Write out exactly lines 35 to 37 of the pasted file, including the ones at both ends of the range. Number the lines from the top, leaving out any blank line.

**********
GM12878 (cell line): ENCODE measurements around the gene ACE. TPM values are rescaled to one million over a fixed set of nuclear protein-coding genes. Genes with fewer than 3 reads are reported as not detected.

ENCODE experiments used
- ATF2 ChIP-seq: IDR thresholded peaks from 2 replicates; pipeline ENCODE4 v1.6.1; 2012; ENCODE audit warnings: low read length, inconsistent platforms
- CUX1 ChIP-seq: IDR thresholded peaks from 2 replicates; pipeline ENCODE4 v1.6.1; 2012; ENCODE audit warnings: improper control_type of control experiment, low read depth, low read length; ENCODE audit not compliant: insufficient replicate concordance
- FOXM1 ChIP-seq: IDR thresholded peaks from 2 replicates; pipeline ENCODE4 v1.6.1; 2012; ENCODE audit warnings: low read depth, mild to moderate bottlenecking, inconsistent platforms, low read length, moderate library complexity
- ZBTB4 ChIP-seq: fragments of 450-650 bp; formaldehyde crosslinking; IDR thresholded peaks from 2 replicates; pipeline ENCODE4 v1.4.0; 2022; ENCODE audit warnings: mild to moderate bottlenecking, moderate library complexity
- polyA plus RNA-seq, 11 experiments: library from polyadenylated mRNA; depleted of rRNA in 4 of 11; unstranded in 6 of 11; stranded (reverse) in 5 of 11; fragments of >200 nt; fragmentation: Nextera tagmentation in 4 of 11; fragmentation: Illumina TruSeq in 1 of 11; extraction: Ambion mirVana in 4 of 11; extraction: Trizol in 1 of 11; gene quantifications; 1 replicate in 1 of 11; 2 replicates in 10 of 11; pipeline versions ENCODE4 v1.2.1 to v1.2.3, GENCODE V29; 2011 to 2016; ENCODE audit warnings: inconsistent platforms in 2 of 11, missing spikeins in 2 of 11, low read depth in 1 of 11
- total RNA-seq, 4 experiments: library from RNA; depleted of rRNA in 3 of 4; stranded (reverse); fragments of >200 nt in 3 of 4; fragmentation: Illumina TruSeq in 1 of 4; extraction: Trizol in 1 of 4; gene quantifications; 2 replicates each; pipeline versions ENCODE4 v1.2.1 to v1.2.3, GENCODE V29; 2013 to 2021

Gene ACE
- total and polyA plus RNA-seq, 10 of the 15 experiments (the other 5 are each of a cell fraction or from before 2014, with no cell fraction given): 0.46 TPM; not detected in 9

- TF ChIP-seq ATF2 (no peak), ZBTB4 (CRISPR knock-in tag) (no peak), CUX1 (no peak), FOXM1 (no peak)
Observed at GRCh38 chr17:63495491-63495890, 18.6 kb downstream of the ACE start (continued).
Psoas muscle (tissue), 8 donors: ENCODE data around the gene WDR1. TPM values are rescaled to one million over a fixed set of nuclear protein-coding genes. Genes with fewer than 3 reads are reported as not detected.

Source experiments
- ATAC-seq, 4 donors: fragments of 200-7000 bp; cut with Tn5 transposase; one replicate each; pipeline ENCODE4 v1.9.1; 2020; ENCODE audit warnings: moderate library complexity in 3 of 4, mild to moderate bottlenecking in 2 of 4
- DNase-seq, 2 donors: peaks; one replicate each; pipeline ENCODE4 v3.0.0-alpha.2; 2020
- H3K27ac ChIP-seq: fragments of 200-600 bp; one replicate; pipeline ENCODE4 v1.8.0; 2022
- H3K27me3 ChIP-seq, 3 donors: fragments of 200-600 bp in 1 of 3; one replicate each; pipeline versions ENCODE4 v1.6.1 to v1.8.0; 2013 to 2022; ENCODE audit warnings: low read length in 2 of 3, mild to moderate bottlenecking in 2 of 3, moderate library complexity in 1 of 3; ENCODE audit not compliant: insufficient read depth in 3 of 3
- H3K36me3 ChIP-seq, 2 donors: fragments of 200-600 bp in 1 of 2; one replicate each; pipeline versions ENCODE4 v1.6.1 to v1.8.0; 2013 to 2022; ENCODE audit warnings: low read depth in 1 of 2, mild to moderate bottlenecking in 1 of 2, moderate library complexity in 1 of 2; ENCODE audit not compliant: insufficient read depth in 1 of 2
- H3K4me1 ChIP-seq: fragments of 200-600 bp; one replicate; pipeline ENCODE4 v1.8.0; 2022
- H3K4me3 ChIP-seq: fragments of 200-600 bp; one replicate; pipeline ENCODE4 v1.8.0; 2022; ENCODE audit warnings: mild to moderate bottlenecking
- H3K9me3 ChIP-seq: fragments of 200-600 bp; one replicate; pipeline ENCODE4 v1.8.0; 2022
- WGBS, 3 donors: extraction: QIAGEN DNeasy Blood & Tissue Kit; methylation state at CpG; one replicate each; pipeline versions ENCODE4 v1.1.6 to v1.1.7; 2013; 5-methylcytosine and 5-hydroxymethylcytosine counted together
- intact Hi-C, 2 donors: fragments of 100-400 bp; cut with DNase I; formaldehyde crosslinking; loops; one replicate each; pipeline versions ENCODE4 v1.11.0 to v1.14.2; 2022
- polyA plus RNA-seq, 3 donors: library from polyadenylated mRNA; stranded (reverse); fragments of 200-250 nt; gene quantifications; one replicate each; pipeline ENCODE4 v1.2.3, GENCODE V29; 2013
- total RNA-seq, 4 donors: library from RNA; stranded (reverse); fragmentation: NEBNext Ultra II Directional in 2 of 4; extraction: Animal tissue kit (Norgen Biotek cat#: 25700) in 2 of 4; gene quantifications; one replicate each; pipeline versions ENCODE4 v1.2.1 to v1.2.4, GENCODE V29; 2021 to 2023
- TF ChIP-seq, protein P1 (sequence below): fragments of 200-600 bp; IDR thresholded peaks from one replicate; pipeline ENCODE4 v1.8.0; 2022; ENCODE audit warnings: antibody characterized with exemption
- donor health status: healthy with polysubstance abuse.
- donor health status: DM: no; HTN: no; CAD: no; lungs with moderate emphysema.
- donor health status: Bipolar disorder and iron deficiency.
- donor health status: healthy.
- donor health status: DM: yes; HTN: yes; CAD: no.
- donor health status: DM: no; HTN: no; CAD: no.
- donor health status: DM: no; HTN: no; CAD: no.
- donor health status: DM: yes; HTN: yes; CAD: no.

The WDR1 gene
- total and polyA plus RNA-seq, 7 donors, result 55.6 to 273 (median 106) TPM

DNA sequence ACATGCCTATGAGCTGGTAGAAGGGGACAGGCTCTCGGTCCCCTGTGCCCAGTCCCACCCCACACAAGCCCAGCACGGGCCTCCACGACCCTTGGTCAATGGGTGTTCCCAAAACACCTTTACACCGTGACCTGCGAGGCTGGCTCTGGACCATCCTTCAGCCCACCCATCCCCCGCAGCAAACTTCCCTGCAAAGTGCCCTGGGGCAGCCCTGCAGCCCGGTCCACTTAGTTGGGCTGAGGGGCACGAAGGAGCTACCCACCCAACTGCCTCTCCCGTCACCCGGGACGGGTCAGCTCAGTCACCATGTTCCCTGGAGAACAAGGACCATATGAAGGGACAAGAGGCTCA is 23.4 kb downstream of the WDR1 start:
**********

- donor health status: DM: yes; HTN: yes; CAD: no.

The WDR1 gene
- total and polyA plus RNA-seq, 7 donors, result 55.6 to 273 (median 106) TPM